After a couple of nights in Nérac we stowed the Herault’s mooring lines and headed up river. The Baïse was now narrow and winding. Dense vegetation lines the banks. The waterway feels less like a navigable barge channel and more like a backdrop for gunboat scene in Apocalypse Now.
More or less halfway from Nérac to Condom is the small village of Moncrabeau. Our map book told us that Moncrabeau is home of the “academy of liars.” This we had to investigate further. Along with the Morons we moored at the dock and headed up the hill to learn more.
Our map book, Guide Fluvial: Aquitaine, tells the story of Moncrabeau:
“At the beginning of the 17th Century several old soldiers who were enjoying a peaceful retirement at Moncrabeau met regularly in the market place to talk about local events. But in those times, without radio or television, news traveled slowly so the gentlemen began to ‘add news if their own invention to those which they did not receive quickly enough.’ A monk from Condom, greatly impressed by this unusual gift of the citizens of Moncrabeau, proposed to create an academy of liars, of which he would be president, and Moncrabeau became officially the ‘the head town of…liars, boasters and story tellers of the kingdom’.
“The tradition has been preserved and even today the members of the academy have the right to ‘lie delicately without causing prejudice to anything but the truth’….”
A walking loop through Moncrabeau provides ample evidence of the village’s commitment to stretching the truth. Signs tell fanciful stories of the history of the town. It was all pretty funny. Of course, in Moncrabeau all of the signs were in French so for us to say it that it was humorous might well have been a lie.
Before we left both Becky and our dog Gigi took turns sitting the Liar’s Chair. It is told that taking a seat in this large stone chair in the center of Moncrabeau enables one to distort the truth. In the throne of liars Becky said same things she always does. Now that has me wondering; is she always lying? Gigi too behaved normally in the seat of liars; she just looked as confused as usual. Somehow I doubt that this was a lie.
Back on the boats we transited several more locks cruising from Moncrabeau to Condom. The locks and weirs on the Baïse are particularly attractive. Unlike canals, the particular arrangement of each dam and lock on a river is unique. Sometimes the lock is located near the weir. In other places a lengthy narrow channel has been dug to bisect a bend in the river leaving the lock well away from the dam.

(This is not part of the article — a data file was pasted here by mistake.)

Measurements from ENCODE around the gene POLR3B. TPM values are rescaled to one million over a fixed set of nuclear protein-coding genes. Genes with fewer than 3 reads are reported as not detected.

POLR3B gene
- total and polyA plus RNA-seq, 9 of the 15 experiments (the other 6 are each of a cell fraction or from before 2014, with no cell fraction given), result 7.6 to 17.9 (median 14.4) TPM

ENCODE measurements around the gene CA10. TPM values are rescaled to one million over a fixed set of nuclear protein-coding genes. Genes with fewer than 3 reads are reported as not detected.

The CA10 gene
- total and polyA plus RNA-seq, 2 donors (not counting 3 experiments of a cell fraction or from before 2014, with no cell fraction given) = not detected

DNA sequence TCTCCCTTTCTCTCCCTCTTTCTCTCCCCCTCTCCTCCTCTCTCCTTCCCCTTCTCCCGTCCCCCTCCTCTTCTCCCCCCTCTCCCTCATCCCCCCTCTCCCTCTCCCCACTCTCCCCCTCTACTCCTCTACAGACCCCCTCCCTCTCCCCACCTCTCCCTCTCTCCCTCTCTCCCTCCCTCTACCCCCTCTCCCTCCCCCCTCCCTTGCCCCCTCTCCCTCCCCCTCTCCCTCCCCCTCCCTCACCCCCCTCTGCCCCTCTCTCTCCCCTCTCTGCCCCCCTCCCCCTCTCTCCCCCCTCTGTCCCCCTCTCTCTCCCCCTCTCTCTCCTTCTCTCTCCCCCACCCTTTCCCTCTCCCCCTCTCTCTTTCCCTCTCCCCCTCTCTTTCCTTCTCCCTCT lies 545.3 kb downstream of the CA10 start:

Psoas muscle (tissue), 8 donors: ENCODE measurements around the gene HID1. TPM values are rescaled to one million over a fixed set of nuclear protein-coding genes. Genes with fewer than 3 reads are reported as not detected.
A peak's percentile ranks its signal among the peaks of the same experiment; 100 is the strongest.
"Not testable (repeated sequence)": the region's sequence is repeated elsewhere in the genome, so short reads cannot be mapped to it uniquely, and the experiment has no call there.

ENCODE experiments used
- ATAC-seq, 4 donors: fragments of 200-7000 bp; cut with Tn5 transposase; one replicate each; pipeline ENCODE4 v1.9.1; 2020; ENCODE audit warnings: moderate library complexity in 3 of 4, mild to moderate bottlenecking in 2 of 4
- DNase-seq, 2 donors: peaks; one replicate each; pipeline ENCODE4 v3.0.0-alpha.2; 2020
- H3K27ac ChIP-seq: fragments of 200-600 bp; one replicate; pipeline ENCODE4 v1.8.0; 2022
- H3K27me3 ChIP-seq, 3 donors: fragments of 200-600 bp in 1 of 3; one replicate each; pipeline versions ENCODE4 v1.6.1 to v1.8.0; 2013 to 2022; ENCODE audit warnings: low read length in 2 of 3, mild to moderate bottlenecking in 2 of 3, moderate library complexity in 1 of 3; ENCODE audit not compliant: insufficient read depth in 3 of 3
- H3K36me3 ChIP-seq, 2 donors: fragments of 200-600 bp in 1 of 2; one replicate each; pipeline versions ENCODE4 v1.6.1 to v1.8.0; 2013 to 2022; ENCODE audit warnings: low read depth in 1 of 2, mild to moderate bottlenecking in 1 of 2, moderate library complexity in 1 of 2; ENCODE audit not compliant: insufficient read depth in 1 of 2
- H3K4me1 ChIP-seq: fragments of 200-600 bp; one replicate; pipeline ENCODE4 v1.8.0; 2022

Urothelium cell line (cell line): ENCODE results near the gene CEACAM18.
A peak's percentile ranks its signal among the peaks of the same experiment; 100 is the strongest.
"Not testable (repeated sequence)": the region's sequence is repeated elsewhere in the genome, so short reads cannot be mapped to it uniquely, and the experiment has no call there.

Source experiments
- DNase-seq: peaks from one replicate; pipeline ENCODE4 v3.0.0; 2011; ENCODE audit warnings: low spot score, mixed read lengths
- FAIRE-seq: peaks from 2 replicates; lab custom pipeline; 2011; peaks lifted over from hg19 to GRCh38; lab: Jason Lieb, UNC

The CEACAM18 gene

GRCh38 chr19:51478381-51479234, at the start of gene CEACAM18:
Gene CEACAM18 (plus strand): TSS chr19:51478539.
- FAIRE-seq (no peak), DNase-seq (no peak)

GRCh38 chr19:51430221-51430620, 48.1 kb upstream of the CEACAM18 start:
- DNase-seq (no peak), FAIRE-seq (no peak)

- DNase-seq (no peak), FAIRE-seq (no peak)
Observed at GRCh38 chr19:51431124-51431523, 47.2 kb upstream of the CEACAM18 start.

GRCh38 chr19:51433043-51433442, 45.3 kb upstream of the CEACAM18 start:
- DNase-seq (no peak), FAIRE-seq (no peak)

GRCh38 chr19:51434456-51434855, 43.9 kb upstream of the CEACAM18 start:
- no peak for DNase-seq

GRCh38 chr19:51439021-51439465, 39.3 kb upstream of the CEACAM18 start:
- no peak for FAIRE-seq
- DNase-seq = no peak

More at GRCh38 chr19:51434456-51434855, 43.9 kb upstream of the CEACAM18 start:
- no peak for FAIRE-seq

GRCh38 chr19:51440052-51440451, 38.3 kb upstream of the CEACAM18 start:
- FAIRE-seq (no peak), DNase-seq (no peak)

Our day of cruising terminated in the town of Condom (pronounced differently and no apparent relation to the birth control device). Though it lacks the medieval feel of Nérac, Condom is still a quite pleasant town. It is considered to be the “capitol” of the Armagnac brandy producing region. The streets and the neighboring area offer plenty of opportunities to sample and learn about the area’s famous eau de vie.
There’s more than brandy in Condom. The village sits on the Way of St. James and has a pilgrimage worthy cathedral that has been included as part of France’s Routes of Santiago de Compostela UNESCO listing. In front of the church a statue celebrates the towns connection with d’Artagnan and the Three Musketeers .
At the end of the day, with the Morons, we walked over for a good meal at the Michelin starred La Table des Cordeliers. As usual, our dog Gigi came along for dinner. She sat mostly quietly at our feet as she usually does. Even after many meals France it is still hard for us to get used to the idea that we could dine inside a fancy restaurant with our canine. In nice places it always feels like we are getting away with something. At least we feel that way until we see another dog at a table nearby. Or when recently made friends at an adjacent table want to give Gigi table scraps. The French like their dogs and Gigi likes France. Thank heaven for little girls.
A stop action video from part of this day has been posted.
Travel time*: 7.2 hours
Cruising time**: 5.3 hours
Distance traveled: 25 kilometers
Lock chambers transited: 10
Weather: Cool and cloudy, fall has come
At the end of the day, our trip across France was 69% complete based on cruising time and 67% complete based on distance covered. We had passed through 186 of the 246 locks (76%) of the locks that we would cross.
* The time between the start of the day and the end of the day.
**As measured by the hour meter on our boat. When the motor is running we were either moving or standing by to move (like in a lock).